At a WWTP, heat is mainly required to heat the digestor which operate at temperatures between 35-38°C, but also for heating of buildings or specific processes such as ammonia stripping. Heat is also produced on-site in CHP plants or gas boilers, which are usually operated with the biogas produced in anaerobic digestion. The overall heat balance of a typical WWTP is often positive, meaning that excess heat is blown into the air because it exceeds the demand on-site, and heat sale to external customers is not feasible.
This excess heat can be partially valorised with processes that turn heat into electricity (“heat-to-power”), drawing on excess or low-grade heat of the WWTP and increasing electricity production at the plant. Available technologies for heat-to-power include steam or organic rankine cycle units, or thermoelectric generators. The economic feasibility of these units also depends on the actual seasonal heat profile of the WWTP with varying amount of excess heat in summer and winter operation.
Steam Rankine Cycle/Organic Rankine Cycle
When operating a CHP plant at a WWTP, heat is available in the cooling water and exhaust gas. While a large part of this heat is used for internal purpose (e.g. heating of digestor), surplus heat is wasted as excess to the atmosphere via exhaust gas or plate coolers. This heat can be valorised by heat-to-power technologies such as steam rankine cycle (SRC) and organic rankine cycle (ORC).
These technologies convert low-grade heat into electricity using a thermal working fluid as heat carrier, which is steam in SRC and an organic fluid of high molecular weight in ORC. This working fluid is pumped to a boiler where it is evaporated, passed through an expansion device (turbine or other expander) to drive a generator, and then through a condenser heat exchanger where it is finally re-condensed. The choice of the working fluid highly depends on the temperature level and operational characteristics at which the process works to gain maximum efficiency. SRC is suitable to utilise heat at high temperature (e.g. exhaust gas), while ORC can also be adapted to use heat at lower temperature (e.g. cooling cycle). Usually, a SRC or ORC process can convert excess heat to power with an overall efficiency of 12-20% depending on working fluid and size of the system. Economic feasibility of SRC/ORC systems depends on the capital cost of the system and annual operating time, i.e. seasonal availability of excess heat.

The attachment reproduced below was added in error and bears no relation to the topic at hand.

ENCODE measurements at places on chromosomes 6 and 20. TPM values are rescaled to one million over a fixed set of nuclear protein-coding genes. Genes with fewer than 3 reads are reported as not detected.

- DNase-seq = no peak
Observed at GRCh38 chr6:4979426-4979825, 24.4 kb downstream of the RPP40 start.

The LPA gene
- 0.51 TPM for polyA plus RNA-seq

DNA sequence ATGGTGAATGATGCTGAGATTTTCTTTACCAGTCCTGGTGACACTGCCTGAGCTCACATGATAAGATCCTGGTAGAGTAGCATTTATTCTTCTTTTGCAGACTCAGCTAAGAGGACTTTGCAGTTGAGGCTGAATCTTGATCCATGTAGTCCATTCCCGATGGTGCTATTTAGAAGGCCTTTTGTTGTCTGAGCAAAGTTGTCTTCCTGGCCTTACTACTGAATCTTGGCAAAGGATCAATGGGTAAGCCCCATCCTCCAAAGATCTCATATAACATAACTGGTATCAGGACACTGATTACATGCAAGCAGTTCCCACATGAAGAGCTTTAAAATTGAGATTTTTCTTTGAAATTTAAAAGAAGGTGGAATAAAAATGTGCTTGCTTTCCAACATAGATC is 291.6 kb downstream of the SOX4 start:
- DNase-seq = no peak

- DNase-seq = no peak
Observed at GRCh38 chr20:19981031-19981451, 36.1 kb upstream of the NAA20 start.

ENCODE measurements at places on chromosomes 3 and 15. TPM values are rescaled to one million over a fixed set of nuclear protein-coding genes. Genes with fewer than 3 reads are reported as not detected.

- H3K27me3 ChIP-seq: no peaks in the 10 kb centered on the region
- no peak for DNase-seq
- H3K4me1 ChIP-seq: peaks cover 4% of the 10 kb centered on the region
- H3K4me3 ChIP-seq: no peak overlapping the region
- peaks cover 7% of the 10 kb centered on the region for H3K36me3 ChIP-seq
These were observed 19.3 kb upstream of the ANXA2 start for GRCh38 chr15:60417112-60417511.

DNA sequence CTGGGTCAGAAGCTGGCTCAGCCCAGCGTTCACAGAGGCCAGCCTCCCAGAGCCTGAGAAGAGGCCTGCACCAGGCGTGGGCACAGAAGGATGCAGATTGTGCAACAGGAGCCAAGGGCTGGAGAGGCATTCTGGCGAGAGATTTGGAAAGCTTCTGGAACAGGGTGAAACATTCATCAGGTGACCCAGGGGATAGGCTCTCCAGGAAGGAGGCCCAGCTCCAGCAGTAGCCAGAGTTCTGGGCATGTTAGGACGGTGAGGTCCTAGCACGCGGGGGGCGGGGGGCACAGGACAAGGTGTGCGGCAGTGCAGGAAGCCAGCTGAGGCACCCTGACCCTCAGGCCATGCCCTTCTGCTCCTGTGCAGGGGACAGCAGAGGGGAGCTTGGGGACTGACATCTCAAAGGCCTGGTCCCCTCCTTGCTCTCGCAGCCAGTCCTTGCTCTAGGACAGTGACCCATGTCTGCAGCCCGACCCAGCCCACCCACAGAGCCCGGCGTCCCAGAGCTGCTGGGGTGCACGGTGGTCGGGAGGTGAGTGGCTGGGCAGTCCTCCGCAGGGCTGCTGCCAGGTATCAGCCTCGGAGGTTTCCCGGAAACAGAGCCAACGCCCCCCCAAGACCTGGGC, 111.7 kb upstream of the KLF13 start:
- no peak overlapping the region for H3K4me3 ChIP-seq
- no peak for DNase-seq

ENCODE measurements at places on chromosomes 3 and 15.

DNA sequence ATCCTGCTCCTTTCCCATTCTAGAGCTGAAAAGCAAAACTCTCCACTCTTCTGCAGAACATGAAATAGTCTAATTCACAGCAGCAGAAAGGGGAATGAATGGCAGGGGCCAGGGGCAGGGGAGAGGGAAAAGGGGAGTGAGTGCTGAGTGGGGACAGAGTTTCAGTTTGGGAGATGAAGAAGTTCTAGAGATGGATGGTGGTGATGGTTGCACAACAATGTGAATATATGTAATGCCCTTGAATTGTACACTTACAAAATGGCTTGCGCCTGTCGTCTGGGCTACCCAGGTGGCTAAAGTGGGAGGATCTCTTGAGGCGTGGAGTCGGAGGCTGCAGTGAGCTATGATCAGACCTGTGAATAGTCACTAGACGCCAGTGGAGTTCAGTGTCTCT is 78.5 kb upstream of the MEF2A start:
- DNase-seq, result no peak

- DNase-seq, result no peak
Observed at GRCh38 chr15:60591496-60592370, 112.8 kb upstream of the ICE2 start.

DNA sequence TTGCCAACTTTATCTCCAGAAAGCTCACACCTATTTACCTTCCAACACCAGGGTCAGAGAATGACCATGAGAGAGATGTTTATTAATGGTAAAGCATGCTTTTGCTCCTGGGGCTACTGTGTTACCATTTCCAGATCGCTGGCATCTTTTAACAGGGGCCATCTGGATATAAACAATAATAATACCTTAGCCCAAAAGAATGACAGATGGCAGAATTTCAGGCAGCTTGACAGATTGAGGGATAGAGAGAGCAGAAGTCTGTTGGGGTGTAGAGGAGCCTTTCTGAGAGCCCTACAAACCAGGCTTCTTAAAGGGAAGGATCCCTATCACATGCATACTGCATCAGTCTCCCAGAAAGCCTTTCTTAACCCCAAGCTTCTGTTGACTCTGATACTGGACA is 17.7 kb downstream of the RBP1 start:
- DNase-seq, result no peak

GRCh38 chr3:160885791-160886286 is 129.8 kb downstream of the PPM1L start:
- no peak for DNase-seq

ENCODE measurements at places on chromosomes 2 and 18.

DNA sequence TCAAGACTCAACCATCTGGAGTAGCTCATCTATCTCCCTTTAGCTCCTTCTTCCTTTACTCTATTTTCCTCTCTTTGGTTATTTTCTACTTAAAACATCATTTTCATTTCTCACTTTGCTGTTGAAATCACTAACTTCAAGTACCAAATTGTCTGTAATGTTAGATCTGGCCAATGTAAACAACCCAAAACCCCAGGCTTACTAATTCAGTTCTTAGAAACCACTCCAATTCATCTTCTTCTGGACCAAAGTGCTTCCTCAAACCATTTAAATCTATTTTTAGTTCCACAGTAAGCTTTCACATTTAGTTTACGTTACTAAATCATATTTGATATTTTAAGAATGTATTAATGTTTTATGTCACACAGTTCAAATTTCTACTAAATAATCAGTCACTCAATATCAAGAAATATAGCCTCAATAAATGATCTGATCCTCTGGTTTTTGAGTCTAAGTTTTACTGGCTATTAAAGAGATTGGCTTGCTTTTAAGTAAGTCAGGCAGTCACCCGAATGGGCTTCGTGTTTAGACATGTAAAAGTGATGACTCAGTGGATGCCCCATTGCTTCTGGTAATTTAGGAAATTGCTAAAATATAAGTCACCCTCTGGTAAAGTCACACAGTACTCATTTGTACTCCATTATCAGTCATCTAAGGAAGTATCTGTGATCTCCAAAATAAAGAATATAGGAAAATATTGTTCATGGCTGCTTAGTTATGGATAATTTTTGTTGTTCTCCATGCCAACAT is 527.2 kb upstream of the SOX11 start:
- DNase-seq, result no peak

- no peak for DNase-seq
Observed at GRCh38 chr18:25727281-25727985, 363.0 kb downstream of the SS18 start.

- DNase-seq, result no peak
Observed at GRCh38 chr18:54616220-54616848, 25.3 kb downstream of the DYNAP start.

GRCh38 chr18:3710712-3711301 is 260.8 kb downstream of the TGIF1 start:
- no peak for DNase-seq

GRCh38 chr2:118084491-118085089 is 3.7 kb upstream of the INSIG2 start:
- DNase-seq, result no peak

Thermoelectric conversion is a heat-to-power technology under development that can be applied to improve the electrical performance of a cogeneration plant (CHP). The thermoelectric generator (TEG) is integrated into the exhaust line of the CHP engine, replacing the conventional exhaust gas heat exchanger. It partially converts exhaust gas heat into electricity by utilising the physics of the Seebeck effect. Remaining heat energy is recovered like in a conventional heat exchange system.
Due to the absence of any movable parts, the maintenance requirements for TEG are very low. However today, the electricity production is still considerably lower in comparison with other commercially available heat-to-power technologies (e.g. based on Organic-Rankine-Cycle). Once the thermoelectric conversion technology is leveraged by high volume production like e.g. for automotive or consumer markets, a TEG system in a CHP is expected to amortise in about 5 years.